Inside the Australian and New Zealand book industry

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Australian ‘Own Voices’ snapped up

‘The last few years has seen an increased focus in the US and UK on diversity in children’s publishing, with the emphasis more and more being placed on Own Voices,’ Scholastic Australia rights manager Claire Pretyman told Think Australian after this year’s Bologna and London books fairs. Pretyman said this presented ‘a fantastic opportunity for Australian publishing, as US, UK and translation publishers increasingly look outwards for new, authentic voices’.

As if on cue, Hardie Grant Egmont sold North American rights to Erin Gough’s new queer feminist YA novel Amelia Westlake, with film agent Mary Pender signing on to represent film rights ahead of US publication. Hardie Grant Egmont publisher Marisa Pintado said the response to the title had been ‘immediate’ with ‘multiple rights deals underway after Bologna’. Gough’s first novel The Flywheel is also published by Hardie Grant Egmont.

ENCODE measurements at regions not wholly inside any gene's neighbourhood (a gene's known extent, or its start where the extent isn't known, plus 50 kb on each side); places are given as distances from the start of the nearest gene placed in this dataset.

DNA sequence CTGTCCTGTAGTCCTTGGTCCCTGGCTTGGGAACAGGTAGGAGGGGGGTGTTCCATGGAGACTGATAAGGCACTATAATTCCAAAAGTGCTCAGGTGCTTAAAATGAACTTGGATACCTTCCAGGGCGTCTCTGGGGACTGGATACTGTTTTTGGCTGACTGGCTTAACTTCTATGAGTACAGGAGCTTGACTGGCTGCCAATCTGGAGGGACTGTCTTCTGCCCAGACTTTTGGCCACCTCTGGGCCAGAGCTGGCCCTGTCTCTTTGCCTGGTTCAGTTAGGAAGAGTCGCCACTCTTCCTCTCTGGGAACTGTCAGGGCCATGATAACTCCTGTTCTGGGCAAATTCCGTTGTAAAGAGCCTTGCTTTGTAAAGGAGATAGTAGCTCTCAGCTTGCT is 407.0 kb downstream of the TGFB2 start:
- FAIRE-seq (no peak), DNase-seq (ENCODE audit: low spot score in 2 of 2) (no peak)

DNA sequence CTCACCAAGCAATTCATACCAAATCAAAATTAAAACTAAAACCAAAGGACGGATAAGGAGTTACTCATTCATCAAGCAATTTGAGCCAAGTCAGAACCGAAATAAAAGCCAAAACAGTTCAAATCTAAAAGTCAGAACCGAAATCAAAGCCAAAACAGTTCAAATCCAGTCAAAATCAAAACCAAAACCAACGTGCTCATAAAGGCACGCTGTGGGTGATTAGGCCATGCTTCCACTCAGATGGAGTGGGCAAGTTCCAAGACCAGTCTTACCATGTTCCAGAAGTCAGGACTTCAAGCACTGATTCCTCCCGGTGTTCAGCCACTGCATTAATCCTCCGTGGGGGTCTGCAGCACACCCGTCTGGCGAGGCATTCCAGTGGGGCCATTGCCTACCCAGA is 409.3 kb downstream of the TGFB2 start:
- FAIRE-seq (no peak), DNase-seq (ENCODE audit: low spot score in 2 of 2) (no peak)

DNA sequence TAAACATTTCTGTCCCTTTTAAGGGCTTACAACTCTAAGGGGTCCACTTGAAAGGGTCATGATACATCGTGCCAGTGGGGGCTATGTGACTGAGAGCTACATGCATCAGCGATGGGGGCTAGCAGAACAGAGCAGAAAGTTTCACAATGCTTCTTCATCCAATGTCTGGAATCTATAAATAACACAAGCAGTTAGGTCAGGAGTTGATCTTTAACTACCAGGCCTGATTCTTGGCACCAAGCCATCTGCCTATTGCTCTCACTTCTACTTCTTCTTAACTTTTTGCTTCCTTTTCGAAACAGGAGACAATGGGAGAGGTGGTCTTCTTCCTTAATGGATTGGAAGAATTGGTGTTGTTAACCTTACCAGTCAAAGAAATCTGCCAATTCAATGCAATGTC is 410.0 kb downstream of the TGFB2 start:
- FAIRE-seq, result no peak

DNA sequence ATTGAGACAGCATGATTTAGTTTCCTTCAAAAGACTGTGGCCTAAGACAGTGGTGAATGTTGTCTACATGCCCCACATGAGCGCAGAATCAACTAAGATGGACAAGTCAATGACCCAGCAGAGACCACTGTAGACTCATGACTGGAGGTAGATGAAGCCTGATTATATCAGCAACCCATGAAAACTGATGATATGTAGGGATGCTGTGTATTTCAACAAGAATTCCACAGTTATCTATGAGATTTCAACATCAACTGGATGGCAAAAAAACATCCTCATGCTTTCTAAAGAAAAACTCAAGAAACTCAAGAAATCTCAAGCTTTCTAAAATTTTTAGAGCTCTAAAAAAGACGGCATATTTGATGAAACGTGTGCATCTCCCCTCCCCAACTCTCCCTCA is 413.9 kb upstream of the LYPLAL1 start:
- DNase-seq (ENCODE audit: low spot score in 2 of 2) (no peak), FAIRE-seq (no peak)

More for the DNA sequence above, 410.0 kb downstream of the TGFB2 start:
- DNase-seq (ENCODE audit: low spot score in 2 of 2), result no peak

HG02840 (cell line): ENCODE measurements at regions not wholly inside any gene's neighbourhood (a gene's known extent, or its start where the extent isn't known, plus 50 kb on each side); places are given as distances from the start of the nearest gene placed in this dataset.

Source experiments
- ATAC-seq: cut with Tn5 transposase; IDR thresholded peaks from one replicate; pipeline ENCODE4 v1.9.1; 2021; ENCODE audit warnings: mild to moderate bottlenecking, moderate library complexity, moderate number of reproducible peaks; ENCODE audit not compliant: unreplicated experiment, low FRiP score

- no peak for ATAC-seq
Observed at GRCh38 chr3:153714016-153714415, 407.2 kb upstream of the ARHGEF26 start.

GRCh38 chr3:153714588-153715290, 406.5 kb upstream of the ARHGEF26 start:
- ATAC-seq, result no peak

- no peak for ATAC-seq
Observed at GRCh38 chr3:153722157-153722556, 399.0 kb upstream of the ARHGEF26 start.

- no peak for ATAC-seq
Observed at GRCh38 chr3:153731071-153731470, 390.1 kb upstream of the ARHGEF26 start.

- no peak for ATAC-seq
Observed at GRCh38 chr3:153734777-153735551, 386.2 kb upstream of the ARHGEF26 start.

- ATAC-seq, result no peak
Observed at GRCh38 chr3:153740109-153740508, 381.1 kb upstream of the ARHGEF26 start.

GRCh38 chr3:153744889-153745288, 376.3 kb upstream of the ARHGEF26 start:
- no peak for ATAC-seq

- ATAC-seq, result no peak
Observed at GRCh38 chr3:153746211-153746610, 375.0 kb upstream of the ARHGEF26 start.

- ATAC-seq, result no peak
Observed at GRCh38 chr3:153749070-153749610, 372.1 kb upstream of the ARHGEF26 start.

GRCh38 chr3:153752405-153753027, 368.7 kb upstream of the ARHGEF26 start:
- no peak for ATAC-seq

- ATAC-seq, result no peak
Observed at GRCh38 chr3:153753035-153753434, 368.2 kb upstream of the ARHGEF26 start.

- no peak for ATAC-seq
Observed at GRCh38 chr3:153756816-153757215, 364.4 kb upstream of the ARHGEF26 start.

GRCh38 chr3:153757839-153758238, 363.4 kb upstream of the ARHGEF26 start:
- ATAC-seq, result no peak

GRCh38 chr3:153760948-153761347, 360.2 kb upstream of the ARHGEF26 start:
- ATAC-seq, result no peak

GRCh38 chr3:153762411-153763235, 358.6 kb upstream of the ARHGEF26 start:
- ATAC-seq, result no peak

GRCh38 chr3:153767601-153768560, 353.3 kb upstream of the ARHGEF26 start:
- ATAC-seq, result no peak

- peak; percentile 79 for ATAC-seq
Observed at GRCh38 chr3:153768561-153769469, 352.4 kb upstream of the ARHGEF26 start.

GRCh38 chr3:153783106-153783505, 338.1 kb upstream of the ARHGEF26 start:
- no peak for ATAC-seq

On the topic of fairs, up to five publishing delegates from Australia will attend the China Shanghai International Children’s Book Fair (CCBF) from 9 to 11 November this year with support from the country’s peak arts funding body, the Australia Council for the Arts. The selected delegates will also have the opportunity to apply for the CCBF Shanghai Visiting International Publishers Project, a fellowship project dedicated to children’s publishing that overlaps with the fair and runs from 5 to 10 November in Shanghai.

If you’re attending either event, look out for the Australians in November.

Matthia Dempsey
Think Australian


Category: Think Australian Junior Editorial